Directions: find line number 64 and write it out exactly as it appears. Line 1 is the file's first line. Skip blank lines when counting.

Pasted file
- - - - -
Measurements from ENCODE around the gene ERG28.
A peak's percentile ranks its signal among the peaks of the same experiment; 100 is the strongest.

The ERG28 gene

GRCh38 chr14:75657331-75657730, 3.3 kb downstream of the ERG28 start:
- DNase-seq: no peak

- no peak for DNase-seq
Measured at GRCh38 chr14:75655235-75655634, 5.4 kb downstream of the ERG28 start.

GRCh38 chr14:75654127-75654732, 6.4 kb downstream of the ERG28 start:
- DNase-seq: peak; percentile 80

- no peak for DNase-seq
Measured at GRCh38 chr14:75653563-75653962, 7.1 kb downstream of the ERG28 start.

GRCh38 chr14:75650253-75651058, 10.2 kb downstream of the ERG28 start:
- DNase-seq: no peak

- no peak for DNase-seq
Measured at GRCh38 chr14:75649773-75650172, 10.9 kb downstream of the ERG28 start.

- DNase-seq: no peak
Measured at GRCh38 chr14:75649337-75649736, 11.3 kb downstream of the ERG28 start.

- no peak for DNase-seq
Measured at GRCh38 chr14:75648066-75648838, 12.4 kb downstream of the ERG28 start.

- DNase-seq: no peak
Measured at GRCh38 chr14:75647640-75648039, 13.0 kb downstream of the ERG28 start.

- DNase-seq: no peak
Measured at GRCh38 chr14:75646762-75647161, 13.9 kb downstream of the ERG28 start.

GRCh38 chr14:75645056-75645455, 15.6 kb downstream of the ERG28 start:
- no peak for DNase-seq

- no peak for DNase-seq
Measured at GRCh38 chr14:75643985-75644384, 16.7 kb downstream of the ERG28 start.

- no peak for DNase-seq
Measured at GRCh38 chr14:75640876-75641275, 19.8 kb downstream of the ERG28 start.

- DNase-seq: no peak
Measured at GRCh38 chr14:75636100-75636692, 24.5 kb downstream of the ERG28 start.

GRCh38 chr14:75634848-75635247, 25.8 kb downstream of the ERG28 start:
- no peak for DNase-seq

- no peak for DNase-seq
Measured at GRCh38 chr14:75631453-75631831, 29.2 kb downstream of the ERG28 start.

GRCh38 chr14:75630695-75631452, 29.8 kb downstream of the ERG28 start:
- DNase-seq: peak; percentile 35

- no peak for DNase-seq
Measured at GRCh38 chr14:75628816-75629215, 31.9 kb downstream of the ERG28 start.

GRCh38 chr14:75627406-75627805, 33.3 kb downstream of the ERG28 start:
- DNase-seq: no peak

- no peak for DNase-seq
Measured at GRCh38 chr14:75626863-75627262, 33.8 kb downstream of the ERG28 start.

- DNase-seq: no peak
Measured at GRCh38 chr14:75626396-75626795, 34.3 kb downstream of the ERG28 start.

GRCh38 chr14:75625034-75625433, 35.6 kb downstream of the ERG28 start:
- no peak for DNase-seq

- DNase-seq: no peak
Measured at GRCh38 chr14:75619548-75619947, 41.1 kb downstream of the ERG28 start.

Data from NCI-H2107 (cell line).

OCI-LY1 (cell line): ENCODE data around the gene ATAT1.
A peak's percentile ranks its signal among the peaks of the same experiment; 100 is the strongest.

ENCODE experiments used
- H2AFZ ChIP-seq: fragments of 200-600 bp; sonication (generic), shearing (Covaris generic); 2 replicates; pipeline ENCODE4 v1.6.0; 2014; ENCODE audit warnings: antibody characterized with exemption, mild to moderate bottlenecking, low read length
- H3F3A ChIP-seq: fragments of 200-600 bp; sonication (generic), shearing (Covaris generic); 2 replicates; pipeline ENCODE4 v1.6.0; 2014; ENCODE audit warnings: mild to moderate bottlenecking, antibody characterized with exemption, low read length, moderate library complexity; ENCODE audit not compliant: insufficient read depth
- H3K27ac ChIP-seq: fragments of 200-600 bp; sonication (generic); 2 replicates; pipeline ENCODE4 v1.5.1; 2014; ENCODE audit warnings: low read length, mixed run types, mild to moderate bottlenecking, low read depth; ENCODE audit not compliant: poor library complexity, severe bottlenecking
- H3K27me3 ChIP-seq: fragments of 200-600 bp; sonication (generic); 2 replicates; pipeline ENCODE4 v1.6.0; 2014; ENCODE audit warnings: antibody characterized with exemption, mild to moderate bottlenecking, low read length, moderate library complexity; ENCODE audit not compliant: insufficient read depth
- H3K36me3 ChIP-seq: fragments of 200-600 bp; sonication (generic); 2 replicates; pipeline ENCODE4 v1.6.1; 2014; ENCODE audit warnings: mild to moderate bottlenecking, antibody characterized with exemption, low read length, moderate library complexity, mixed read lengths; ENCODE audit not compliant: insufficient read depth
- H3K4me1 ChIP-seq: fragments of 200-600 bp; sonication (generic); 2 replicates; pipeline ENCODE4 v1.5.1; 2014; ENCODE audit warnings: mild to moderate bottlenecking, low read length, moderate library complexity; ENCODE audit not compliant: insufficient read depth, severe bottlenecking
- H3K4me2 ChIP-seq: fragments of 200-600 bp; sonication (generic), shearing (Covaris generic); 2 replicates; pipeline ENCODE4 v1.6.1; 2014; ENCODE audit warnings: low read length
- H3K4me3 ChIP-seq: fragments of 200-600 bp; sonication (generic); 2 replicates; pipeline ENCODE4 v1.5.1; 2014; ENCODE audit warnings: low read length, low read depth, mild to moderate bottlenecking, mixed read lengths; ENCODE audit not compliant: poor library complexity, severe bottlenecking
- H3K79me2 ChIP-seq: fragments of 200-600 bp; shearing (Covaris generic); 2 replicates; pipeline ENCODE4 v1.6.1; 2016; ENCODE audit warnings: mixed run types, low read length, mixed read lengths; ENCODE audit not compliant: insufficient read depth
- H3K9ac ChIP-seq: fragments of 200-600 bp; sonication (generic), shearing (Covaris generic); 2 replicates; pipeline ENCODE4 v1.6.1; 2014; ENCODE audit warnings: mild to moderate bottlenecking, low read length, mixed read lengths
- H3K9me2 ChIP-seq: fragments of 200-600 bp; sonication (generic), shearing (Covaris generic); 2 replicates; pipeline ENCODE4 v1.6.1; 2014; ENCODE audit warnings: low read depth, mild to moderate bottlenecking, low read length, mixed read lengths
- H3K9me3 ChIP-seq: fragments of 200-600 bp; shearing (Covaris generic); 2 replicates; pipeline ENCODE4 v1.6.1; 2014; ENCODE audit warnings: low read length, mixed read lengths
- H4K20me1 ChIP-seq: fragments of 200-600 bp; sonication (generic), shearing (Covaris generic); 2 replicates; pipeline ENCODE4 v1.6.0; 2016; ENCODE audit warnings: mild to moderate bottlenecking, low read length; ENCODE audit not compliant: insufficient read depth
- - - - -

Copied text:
- H3K9me2 ChIP-seq: fragments of 200-600 bp; sonication (generic), shearing (Covaris generic); 2 replicates; pipeline ENCODE4 v1.6.1; 2014; ENCODE audit warnings: low read depth, mild to moderate bottlenecking, low read length, mixed read lengths